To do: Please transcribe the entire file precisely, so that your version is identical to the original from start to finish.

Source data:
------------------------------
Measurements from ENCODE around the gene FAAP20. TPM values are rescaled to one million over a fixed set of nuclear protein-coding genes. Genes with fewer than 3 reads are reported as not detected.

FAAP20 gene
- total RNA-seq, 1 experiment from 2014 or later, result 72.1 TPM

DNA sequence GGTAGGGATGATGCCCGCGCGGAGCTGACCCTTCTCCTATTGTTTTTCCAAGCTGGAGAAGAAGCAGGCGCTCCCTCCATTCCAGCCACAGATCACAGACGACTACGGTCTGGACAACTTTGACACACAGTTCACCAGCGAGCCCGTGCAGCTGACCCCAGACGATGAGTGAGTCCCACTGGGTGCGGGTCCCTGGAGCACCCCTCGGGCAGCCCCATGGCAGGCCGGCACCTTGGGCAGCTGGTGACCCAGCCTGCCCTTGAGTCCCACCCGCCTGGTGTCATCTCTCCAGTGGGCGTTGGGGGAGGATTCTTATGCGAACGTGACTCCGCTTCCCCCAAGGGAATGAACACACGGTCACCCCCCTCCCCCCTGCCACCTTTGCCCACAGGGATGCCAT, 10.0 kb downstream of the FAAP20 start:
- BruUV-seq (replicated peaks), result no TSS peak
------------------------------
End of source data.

Measurements from ENCODE around the gene FAAP20. TPM values are rescaled to one million over a fixed set of nuclear protein-coding genes. Genes with fewer than 3 reads are reported as not detected.

FAAP20 gene
- total RNA-seq, 1 experiment from 2014 or later, result 72.1 TPM

DNA sequence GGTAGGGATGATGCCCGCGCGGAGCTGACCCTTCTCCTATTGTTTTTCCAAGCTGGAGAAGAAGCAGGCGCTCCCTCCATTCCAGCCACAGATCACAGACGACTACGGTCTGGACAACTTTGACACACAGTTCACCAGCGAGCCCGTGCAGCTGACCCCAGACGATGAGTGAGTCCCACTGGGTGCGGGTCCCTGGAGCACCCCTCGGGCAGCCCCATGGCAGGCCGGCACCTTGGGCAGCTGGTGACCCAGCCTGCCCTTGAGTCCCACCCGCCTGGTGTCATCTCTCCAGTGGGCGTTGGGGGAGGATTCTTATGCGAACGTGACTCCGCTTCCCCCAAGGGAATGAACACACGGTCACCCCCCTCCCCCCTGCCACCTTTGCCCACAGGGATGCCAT, 10.0 kb downstream of the FAAP20 start:
- BruUV-seq (replicated peaks), result no TSS peak